The likes of Elford, Gurney and Andretti were ever adaptable – versatility as an art form, if you like. Today, more drivers should take a leaf from Alonso’s book
Fernando Alonso’s recent announcement, that he will be adding a full WEC campaign with Toyota to his Formula 1 commitments with McLaren, gave me great joy. I’ve always been a fan of his mercurial talent and never-say-die attitude to racing, something underlined by his hunger to chase victories outside F1.
True, he has demonstrated an uncanny knack of putting people’s noses out of joint. He also appears to have terrible timing when it comes to switching F1 teams, yet there’s no denying he is one of the greatest drivers of his or any generation.
That’s a big statement, but one that’s easier to make of a driver who is prepared to test himself in other top-flight categories. His efforts in last year’s Indy 500 were sensational. Such raw pace and canny racecraft, despite minimal experience of the car, track or oval racing, showcased his natural, instinctive talent. The fact he was so clearly relishing every moment made it all the more refreshing.
I’m sure I’m not alone in finding his WEC announcement timely in the wake of Dan Gurney’s death, for the great American racer was one of motor sport’s true all-rounders. It seems remarkable now to consider Gurney was a winner in F1, Can-Am, Indycars and NASCAR. In particular his victories at Le Mans and the Belgian GP (on consecutive weekends in 1967) are not only the hallmarks of a driver at the height of his powers, but one who could adapt effortlessly.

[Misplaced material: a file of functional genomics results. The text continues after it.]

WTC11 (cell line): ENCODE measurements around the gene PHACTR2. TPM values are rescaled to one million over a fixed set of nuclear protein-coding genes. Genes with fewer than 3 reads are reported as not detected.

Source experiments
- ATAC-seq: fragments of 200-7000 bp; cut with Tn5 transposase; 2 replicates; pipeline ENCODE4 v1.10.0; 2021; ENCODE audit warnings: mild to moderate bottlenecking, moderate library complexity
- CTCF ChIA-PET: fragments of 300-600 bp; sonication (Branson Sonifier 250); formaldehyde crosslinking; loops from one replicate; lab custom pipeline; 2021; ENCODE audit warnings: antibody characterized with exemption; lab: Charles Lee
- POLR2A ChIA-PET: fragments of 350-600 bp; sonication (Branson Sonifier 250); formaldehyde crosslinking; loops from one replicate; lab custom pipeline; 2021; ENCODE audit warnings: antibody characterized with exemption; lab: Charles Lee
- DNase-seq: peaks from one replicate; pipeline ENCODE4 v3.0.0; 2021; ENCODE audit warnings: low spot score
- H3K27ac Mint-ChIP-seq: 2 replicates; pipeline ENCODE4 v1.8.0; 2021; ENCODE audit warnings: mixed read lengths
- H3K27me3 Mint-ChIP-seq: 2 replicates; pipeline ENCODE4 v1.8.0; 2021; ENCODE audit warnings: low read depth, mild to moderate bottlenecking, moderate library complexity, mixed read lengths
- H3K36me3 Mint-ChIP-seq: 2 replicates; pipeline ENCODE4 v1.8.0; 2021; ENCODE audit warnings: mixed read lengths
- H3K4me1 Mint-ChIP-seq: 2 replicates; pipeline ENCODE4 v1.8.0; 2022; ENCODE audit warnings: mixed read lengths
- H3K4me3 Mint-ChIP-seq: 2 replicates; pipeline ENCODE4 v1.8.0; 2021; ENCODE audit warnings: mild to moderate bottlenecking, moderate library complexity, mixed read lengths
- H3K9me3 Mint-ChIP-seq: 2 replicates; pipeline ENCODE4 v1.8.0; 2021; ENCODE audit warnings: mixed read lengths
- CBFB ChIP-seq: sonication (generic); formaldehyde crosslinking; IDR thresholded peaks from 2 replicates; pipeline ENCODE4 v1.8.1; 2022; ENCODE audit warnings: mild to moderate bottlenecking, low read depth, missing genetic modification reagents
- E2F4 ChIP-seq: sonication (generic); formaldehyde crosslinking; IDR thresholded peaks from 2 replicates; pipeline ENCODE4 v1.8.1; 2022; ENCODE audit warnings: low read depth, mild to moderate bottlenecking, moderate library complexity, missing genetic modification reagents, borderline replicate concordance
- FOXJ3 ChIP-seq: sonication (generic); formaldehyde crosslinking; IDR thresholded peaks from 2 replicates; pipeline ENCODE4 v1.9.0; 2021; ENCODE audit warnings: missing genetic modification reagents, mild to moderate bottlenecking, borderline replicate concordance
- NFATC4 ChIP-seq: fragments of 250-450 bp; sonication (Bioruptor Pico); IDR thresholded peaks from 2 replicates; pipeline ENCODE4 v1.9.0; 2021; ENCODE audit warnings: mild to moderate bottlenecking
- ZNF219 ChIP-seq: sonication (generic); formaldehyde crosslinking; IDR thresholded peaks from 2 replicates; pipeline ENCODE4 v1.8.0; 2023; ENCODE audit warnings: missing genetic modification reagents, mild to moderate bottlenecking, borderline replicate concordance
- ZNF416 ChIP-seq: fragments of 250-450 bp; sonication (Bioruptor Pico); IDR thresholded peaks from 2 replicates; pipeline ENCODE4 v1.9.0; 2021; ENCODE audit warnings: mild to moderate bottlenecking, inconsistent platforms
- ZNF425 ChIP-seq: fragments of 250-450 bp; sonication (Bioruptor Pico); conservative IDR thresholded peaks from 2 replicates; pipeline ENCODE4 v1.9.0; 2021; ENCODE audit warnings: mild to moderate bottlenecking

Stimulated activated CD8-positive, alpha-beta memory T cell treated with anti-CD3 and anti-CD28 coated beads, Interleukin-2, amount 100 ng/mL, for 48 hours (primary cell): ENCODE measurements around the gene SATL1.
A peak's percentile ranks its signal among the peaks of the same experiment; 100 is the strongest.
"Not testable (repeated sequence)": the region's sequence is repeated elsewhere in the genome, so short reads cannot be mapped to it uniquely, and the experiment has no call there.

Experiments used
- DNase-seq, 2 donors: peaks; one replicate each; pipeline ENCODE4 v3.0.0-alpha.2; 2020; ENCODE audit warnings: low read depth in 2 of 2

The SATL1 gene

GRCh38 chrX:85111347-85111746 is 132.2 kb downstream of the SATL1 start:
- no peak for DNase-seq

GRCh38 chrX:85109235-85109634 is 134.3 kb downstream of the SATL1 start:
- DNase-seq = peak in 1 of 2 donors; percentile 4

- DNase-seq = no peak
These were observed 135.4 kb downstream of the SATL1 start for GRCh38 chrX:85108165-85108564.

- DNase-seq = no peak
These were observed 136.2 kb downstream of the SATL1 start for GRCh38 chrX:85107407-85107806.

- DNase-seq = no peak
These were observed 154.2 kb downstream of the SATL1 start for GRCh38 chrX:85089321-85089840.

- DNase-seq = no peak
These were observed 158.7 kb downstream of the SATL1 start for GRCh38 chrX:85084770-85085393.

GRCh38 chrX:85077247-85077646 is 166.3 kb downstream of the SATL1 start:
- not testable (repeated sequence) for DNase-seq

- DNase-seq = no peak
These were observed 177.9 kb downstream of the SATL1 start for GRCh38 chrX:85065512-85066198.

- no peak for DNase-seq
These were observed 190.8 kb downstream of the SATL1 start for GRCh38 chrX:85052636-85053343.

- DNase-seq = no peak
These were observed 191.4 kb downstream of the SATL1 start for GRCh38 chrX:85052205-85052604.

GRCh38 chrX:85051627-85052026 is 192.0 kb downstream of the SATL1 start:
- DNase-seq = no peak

Gurney wasn’t alone in demonstrating enviable versatility. Fellow American Mario Andretti was as happy on a USAC dirt oval as he was at Indy. He won the Pikes Peak hillclimb, the Daytona 500 and the Indy 500. He won the Sebring 12 Hours three times, the Indycar title four times and took the F1 crown, too. Jim Clark was another noted genius, as was Vic Elford, who revelled in the ever-changing conditions of rallying and applied those skills to the Targa Florio, where he was a true virtuoso. He also raced in F1, Can-Am and NASCAR.
Without question theirs was the age of the complete driver. Were they better than today’s counterparts? Sadly that’s an impossible question to answer. If you take Elford’s year-of-years in 1968, however, not only do you get a sense of his freakish abilities, but it highlights how even if today’s drivers wished to emulate such achievements (something Alonso is apparently alone in doing) they simply wouldn’t have the time.
In ’68 Elford was a factory Porsche driver in both rallying and the World Sports Car Championship. He was also racing in his debut single-seater season in both F2 and F1. In January he won the Monte Carlo Rally in a Porsche 911, then immediately flew to Daytona for the 24 Hours, which he also won. In May he won the Targa Florio with Umberto Maglioli, followed by the Nürburgring 1000Kms with Jo Siffert, both in Porsches. He came within a few laps of winning his second F2 race, then secured an F1 seat with Cooper, making his debut at Rouen in the French GP. He qualified last in the dry, but the race was wet – conditions that suited ‘Quick Vic‘ to a tee. Despite the Cooper’s porcine handling, Elford wrestled it to fourth place.